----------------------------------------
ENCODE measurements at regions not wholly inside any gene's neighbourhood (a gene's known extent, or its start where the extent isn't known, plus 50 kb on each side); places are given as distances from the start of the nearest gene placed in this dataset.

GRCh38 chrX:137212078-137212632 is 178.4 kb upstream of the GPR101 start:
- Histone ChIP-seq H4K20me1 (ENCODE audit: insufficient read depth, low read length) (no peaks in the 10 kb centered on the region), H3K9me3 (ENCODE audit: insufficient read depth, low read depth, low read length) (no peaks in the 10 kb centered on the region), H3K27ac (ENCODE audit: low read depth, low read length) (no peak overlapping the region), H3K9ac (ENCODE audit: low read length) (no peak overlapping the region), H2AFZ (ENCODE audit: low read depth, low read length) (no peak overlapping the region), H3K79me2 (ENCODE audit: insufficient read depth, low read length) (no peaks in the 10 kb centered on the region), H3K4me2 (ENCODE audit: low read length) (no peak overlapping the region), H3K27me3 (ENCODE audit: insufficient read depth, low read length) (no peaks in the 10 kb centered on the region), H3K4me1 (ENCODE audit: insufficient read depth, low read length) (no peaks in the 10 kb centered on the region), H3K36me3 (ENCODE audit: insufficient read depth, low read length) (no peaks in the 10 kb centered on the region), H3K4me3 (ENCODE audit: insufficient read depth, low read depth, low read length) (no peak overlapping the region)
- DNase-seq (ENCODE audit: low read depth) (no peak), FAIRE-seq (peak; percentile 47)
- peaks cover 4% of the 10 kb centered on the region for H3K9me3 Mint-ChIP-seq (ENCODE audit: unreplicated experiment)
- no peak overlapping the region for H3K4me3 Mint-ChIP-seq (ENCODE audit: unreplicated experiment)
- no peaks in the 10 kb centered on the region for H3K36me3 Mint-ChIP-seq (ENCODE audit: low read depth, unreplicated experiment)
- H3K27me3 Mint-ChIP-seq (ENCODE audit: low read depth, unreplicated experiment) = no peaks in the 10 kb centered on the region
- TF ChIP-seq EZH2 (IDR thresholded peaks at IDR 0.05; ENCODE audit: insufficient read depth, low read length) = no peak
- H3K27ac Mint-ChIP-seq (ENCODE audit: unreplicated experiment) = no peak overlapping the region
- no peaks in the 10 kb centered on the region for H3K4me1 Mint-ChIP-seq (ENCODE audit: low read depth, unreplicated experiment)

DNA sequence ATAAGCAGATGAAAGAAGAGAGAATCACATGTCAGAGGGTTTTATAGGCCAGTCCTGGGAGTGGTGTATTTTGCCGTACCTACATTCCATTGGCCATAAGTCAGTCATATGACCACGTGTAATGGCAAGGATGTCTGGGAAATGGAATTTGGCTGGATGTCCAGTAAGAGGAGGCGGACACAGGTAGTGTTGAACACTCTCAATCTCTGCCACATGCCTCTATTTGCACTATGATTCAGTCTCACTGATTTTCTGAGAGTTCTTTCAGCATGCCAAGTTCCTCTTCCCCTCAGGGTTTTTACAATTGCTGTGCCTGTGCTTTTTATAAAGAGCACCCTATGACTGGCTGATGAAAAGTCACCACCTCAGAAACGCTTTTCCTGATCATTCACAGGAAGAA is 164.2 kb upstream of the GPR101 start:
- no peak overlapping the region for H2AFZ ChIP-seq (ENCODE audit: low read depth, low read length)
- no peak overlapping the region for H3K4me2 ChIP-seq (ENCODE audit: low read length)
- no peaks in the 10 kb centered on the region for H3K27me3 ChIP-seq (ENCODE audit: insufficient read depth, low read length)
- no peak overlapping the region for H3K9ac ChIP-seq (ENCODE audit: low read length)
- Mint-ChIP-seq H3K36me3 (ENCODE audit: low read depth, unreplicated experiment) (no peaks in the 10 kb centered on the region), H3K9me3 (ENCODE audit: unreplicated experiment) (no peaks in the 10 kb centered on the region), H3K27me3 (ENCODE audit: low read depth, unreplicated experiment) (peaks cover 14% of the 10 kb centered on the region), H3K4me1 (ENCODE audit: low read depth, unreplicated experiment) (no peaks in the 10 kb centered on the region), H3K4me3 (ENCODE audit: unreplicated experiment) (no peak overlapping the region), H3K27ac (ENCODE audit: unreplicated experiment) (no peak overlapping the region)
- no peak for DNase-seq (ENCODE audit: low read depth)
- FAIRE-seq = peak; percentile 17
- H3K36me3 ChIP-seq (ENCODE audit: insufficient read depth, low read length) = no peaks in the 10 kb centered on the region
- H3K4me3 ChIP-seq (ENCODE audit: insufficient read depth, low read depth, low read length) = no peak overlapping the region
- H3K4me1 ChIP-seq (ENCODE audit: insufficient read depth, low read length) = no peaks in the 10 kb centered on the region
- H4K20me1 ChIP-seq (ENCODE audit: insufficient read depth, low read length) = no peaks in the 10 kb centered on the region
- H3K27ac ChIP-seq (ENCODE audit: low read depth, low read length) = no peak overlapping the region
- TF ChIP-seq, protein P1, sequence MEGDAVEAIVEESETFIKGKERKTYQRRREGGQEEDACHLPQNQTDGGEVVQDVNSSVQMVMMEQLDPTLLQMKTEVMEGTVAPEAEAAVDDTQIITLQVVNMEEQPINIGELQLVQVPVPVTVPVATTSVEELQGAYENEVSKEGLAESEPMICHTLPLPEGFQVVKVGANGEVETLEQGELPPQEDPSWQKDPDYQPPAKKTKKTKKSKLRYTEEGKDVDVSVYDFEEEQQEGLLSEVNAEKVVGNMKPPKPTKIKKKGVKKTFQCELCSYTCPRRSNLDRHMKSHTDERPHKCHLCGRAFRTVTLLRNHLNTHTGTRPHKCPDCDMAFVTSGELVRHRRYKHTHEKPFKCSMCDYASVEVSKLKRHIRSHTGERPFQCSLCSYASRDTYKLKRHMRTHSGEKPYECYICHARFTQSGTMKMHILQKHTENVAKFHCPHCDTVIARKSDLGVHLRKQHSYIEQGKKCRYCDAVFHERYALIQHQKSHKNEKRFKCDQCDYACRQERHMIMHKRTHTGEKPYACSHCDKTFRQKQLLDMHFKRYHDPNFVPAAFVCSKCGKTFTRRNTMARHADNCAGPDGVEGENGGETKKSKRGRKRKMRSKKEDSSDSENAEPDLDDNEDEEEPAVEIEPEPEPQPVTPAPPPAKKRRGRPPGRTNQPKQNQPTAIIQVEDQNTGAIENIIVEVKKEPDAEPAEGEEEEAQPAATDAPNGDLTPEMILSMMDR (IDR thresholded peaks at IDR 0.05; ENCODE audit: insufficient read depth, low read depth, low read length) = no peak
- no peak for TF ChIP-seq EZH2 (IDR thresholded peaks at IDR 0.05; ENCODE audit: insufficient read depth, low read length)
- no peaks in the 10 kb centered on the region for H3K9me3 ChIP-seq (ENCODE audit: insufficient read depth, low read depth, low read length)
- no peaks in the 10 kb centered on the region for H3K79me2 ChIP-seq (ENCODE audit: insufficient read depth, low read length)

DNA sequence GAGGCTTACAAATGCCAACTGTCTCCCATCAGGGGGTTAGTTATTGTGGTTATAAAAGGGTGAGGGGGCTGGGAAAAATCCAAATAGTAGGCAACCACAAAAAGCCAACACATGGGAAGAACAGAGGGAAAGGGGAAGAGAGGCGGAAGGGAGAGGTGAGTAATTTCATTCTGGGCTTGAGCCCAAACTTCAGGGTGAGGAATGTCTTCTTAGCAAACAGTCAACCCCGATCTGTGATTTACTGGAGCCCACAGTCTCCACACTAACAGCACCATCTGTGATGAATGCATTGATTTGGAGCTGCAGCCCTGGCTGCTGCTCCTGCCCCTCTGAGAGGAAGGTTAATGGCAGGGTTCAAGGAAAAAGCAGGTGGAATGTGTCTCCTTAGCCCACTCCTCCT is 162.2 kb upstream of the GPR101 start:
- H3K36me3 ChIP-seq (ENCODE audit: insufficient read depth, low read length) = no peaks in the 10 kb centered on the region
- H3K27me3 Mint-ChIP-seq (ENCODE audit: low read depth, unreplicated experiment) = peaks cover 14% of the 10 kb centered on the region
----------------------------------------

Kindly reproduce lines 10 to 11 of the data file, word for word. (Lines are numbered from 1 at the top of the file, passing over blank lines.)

- H3K27ac Mint-ChIP-seq (ENCODE audit: unreplicated experiment) = no peak overlapping the region
- no peaks in the 10 kb centered on the region for H3K4me1 Mint-ChIP-seq (ENCODE audit: low read depth, unreplicated experiment)